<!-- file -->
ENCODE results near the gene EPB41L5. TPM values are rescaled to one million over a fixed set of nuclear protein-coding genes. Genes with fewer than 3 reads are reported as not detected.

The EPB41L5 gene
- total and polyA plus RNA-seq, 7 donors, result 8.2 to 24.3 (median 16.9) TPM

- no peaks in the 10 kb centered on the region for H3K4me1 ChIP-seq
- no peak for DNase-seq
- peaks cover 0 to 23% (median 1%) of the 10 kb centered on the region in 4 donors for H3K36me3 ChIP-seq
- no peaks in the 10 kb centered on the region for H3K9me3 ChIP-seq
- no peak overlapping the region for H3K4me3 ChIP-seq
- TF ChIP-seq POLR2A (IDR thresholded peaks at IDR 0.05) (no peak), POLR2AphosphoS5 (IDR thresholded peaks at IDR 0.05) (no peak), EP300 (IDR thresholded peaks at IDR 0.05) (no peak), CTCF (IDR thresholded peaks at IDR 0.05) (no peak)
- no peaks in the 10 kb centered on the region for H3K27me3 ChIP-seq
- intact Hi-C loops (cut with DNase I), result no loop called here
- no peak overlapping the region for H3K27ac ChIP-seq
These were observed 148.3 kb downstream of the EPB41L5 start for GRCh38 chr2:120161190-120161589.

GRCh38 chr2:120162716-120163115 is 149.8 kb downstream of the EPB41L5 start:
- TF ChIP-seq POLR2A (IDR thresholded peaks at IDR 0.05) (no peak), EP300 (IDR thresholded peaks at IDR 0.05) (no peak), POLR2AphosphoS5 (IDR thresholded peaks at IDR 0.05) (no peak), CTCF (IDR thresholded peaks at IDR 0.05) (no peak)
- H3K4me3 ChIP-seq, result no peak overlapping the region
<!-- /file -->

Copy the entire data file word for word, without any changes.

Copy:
ENCODE results near the gene EPB41L5. TPM values are rescaled to one million over a fixed set of nuclear protein-coding genes. Genes with fewer than 3 reads are reported as not detected.

The EPB41L5 gene
- total and polyA plus RNA-seq, 7 donors, result 8.2 to 24.3 (median 16.9) TPM

- no peaks in the 10 kb centered on the region for H3K4me1 ChIP-seq
- no peak for DNase-seq
- peaks cover 0 to 23% (median 1%) of the 10 kb centered on the region in 4 donors for H3K36me3 ChIP-seq
- no peaks in the 10 kb centered on the region for H3K9me3 ChIP-seq
- no peak overlapping the region for H3K4me3 ChIP-seq
- TF ChIP-seq POLR2A (IDR thresholded peaks at IDR 0.05) (no peak), POLR2AphosphoS5 (IDR thresholded peaks at IDR 0.05) (no peak), EP300 (IDR thresholded peaks at IDR 0.05) (no peak), CTCF (IDR thresholded peaks at IDR 0.05) (no peak)
- no peaks in the 10 kb centered on the region for H3K27me3 ChIP-seq
- intact Hi-C loops (cut with DNase I), result no loop called here
- no peak overlapping the region for H3K27ac ChIP-seq
These were observed 148.3 kb downstream of the EPB41L5 start for GRCh38 chr2:120161190-120161589.

GRCh38 chr2:120162716-120163115 is 149.8 kb downstream of the EPB41L5 start:
- TF ChIP-seq POLR2A (IDR thresholded peaks at IDR 0.05) (no peak), EP300 (IDR thresholded peaks at IDR 0.05) (no peak), POLR2AphosphoS5 (IDR thresholded peaks at IDR 0.05) (no peak), CTCF (IDR thresholded peaks at IDR 0.05) (no peak)
- H3K4me3 ChIP-seq, result no peak overlapping the region